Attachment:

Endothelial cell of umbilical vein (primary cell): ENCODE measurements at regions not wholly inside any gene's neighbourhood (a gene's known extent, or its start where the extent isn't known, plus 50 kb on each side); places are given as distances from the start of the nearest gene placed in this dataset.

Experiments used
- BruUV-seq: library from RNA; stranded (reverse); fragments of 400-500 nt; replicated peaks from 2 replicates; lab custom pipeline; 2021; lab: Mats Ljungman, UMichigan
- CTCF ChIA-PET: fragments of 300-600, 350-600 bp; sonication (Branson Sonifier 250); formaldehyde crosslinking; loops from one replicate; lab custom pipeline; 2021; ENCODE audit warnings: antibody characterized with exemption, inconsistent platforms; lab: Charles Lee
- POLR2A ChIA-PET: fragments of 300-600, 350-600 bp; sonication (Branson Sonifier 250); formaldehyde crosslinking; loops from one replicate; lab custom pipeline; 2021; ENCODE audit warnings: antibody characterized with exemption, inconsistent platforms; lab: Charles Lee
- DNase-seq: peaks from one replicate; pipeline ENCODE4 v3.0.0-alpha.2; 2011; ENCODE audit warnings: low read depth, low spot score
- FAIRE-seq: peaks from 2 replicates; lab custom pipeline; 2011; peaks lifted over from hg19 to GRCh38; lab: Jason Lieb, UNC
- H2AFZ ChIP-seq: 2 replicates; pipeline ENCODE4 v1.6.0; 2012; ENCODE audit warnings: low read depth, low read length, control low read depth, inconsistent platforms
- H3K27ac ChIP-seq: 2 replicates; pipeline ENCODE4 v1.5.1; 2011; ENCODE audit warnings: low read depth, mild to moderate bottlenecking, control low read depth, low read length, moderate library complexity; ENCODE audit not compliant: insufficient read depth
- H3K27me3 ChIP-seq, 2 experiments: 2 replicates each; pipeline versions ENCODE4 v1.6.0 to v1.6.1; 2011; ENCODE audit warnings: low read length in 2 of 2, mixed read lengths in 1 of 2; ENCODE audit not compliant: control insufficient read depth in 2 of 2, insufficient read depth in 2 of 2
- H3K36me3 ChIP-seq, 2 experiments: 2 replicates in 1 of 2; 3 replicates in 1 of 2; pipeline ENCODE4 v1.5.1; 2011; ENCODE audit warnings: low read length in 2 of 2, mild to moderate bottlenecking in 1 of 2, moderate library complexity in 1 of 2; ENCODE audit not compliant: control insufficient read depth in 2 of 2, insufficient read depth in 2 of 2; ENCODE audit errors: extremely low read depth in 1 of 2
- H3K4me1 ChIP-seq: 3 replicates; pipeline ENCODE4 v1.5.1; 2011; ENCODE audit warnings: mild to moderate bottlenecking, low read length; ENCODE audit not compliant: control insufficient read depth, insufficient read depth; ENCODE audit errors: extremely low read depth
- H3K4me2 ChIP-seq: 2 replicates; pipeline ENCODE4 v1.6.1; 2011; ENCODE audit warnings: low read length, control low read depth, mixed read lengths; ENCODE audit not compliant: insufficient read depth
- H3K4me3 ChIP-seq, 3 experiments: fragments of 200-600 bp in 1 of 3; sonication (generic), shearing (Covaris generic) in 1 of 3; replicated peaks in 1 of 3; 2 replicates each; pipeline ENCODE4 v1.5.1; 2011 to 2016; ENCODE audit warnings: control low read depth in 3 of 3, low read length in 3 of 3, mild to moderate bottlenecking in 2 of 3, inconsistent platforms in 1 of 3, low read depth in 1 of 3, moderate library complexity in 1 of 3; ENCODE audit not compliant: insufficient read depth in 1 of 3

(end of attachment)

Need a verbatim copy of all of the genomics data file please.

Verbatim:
Endothelial cell of umbilical vein (primary cell): ENCODE measurements at regions not wholly inside any gene's neighbourhood (a gene's known extent, or its start where the extent isn't known, plus 50 kb on each side); places are given as distances from the start of the nearest gene placed in this dataset.

Experiments used
- BruUV-seq: library from RNA; stranded (reverse); fragments of 400-500 nt; replicated peaks from 2 replicates; lab custom pipeline; 2021; lab: Mats Ljungman, UMichigan
- CTCF ChIA-PET: fragments of 300-600, 350-600 bp; sonication (Branson Sonifier 250); formaldehyde crosslinking; loops from one replicate; lab custom pipeline; 2021; ENCODE audit warnings: antibody characterized with exemption, inconsistent platforms; lab: Charles Lee
- POLR2A ChIA-PET: fragments of 300-600, 350-600 bp; sonication (Branson Sonifier 250); formaldehyde crosslinking; loops from one replicate; lab custom pipeline; 2021; ENCODE audit warnings: antibody characterized with exemption, inconsistent platforms; lab: Charles Lee
- DNase-seq: peaks from one replicate; pipeline ENCODE4 v3.0.0-alpha.2; 2011; ENCODE audit warnings: low read depth, low spot score
- FAIRE-seq: peaks from 2 replicates; lab custom pipeline; 2011; peaks lifted over from hg19 to GRCh38; lab: Jason Lieb, UNC
- H2AFZ ChIP-seq: 2 replicates; pipeline ENCODE4 v1.6.0; 2012; ENCODE audit warnings: low read depth, low read length, control low read depth, inconsistent platforms
- H3K27ac ChIP-seq: 2 replicates; pipeline ENCODE4 v1.5.1; 2011; ENCODE audit warnings: low read depth, mild to moderate bottlenecking, control low read depth, low read length, moderate library complexity; ENCODE audit not compliant: insufficient read depth
- H3K27me3 ChIP-seq, 2 experiments: 2 replicates each; pipeline versions ENCODE4 v1.6.0 to v1.6.1; 2011; ENCODE audit warnings: low read length in 2 of 2, mixed read lengths in 1 of 2; ENCODE audit not compliant: control insufficient read depth in 2 of 2, insufficient read depth in 2 of 2
- H3K36me3 ChIP-seq, 2 experiments: 2 replicates in 1 of 2; 3 replicates in 1 of 2; pipeline ENCODE4 v1.5.1; 2011; ENCODE audit warnings: low read length in 2 of 2, mild to moderate bottlenecking in 1 of 2, moderate library complexity in 1 of 2; ENCODE audit not compliant: control insufficient read depth in 2 of 2, insufficient read depth in 2 of 2; ENCODE audit errors: extremely low read depth in 1 of 2
- H3K4me1 ChIP-seq: 3 replicates; pipeline ENCODE4 v1.5.1; 2011; ENCODE audit warnings: mild to moderate bottlenecking, low read length; ENCODE audit not compliant: control insufficient read depth, insufficient read depth; ENCODE audit errors: extremely low read depth
- H3K4me2 ChIP-seq: 2 replicates; pipeline ENCODE4 v1.6.1; 2011; ENCODE audit warnings: low read length, control low read depth, mixed read lengths; ENCODE audit not compliant: insufficient read depth
- H3K4me3 ChIP-seq, 3 experiments: fragments of 200-600 bp in 1 of 3; sonication (generic), shearing (Covaris generic) in 1 of 3; replicated peaks in 1 of 3; 2 replicates each; pipeline ENCODE4 v1.5.1; 2011 to 2016; ENCODE audit warnings: control low read depth in 3 of 3, low read length in 3 of 3, mild to moderate bottlenecking in 2 of 3, inconsistent platforms in 1 of 3, low read depth in 1 of 3, moderate library complexity in 1 of 3; ENCODE audit not compliant: insufficient read depth in 1 of 3